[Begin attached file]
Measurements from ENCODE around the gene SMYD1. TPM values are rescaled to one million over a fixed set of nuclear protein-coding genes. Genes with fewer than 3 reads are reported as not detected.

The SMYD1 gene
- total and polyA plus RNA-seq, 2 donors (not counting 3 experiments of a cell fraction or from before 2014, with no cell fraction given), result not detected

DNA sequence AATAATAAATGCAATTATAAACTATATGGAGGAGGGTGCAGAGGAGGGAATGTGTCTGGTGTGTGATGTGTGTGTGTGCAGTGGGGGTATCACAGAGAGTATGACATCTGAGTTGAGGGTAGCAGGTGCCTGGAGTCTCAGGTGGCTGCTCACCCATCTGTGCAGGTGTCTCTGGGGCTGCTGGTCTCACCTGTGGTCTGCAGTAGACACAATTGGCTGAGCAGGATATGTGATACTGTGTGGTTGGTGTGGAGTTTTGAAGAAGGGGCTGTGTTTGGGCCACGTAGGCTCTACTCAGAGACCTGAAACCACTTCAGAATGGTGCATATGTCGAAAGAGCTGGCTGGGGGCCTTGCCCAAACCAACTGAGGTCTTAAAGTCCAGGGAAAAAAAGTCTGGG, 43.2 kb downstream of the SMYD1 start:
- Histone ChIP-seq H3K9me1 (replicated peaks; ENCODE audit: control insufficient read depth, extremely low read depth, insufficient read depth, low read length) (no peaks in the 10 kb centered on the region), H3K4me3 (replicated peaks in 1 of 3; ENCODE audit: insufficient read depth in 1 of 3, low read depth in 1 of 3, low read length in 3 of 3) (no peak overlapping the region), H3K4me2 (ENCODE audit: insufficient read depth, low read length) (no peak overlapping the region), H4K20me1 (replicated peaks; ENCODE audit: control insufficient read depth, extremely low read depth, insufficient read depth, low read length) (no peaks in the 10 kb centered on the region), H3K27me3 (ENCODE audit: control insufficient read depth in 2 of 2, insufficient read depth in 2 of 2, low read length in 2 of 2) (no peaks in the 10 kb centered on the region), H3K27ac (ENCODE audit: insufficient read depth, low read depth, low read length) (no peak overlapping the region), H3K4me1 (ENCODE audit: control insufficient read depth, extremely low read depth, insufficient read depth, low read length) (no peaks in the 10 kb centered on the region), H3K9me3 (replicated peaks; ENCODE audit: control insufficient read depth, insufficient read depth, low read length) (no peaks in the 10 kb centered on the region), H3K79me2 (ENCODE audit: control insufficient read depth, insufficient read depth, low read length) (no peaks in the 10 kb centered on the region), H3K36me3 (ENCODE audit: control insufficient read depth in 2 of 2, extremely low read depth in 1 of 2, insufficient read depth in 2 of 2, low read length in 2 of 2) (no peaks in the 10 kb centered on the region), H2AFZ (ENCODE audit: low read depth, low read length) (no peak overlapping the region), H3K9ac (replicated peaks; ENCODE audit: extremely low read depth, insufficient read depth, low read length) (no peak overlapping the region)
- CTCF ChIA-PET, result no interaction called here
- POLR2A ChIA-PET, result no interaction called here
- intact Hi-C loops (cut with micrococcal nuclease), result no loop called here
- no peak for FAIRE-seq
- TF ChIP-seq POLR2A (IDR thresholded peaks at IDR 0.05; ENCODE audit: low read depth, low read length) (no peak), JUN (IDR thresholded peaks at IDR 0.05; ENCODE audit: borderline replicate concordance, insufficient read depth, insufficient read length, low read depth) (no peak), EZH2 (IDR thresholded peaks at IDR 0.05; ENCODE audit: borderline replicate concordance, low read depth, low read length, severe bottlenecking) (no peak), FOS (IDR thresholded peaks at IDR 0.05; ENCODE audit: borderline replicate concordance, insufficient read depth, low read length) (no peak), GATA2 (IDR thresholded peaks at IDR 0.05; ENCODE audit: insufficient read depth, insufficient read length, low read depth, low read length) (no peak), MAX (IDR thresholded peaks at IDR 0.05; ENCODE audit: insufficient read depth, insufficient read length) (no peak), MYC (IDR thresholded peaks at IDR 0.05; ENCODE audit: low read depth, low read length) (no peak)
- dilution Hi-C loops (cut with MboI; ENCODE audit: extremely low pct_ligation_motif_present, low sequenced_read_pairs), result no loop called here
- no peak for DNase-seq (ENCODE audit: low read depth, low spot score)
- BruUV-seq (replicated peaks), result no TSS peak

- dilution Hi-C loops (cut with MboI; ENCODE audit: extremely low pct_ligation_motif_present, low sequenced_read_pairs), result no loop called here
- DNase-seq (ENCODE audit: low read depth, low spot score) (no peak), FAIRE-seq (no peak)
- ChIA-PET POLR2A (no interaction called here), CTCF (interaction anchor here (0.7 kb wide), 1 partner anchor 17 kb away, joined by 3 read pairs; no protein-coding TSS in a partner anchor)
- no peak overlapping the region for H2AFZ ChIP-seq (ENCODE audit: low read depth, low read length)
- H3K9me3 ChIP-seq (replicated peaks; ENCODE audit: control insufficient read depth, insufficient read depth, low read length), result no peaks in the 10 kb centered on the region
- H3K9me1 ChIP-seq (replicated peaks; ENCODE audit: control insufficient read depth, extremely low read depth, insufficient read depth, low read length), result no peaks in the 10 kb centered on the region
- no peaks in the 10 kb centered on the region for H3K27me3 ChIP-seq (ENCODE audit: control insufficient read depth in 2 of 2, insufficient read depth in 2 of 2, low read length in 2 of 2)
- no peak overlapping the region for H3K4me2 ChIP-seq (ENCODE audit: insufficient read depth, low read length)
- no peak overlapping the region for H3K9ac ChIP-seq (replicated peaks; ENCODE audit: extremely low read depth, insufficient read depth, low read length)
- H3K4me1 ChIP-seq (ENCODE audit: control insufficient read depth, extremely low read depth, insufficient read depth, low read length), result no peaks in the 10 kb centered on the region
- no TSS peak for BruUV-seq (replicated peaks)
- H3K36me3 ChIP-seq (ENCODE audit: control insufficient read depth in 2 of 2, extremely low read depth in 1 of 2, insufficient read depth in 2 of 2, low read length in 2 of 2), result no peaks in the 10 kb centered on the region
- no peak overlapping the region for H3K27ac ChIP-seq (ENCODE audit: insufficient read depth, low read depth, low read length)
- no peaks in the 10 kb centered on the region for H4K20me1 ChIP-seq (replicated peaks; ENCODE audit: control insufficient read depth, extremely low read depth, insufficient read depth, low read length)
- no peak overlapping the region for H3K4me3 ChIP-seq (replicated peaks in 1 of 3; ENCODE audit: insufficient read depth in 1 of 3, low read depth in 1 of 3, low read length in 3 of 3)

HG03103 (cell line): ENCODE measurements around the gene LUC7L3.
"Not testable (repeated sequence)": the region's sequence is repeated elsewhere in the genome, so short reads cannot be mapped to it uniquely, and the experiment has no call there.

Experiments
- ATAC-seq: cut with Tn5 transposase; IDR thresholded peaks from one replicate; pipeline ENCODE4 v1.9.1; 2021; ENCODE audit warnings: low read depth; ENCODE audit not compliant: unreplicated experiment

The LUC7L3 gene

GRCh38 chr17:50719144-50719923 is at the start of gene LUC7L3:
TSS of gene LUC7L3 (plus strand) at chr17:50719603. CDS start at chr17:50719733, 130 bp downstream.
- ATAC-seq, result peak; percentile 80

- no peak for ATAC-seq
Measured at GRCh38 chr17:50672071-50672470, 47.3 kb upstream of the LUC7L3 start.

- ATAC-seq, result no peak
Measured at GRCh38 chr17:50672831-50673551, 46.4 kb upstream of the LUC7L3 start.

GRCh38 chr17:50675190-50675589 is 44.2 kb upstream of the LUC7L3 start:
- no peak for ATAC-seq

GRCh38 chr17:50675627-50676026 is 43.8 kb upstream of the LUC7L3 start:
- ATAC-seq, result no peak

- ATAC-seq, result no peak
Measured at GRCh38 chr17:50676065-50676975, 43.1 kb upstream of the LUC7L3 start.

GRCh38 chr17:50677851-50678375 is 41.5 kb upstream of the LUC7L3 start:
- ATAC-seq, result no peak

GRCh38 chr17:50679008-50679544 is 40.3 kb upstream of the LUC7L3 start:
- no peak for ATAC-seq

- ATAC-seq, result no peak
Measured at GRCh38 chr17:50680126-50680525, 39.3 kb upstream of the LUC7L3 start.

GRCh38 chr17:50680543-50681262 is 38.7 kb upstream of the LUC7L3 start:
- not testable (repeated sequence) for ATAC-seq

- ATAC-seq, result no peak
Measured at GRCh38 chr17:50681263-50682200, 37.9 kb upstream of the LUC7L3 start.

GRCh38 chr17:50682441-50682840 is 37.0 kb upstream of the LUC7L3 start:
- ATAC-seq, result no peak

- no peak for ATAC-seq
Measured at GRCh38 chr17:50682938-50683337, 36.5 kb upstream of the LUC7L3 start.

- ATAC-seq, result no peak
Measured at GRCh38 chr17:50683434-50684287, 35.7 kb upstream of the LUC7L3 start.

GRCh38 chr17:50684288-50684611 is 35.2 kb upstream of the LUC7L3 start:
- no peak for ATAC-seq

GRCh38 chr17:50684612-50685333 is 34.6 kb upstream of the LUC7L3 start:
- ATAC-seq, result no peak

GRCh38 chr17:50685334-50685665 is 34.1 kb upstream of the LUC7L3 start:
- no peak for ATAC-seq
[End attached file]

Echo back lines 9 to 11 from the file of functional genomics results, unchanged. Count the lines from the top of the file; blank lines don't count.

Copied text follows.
- no peak for FAIRE-seq
- TF ChIP-seq POLR2A (IDR thresholded peaks at IDR 0.05; ENCODE audit: low read depth, low read length) (no peak), JUN (IDR thresholded peaks at IDR 0.05; ENCODE audit: borderline replicate concordance, insufficient read depth, insufficient read length, low read depth) (no peak), EZH2 (IDR thresholded peaks at IDR 0.05; ENCODE audit: borderline replicate concordance, low read depth, low read length, severe bottlenecking) (no peak), FOS (IDR thresholded peaks at IDR 0.05; ENCODE audit: borderline replicate concordance, insufficient read depth, low read length) (no peak), GATA2 (IDR thresholded peaks at IDR 0.05; ENCODE audit: insufficient read depth, insufficient read length, low read depth, low read length) (no peak), MAX (IDR thresholded peaks at IDR 0.05; ENCODE audit: insufficient read depth, insufficient read length) (no peak), MYC (IDR thresholded peaks at IDR 0.05; ENCODE audit: low read depth, low read length) (no peak)
- dilution Hi-C loops (cut with MboI; ENCODE audit: extremely low pct_ligation_motif_present, low sequenced_read_pairs), result no loop called here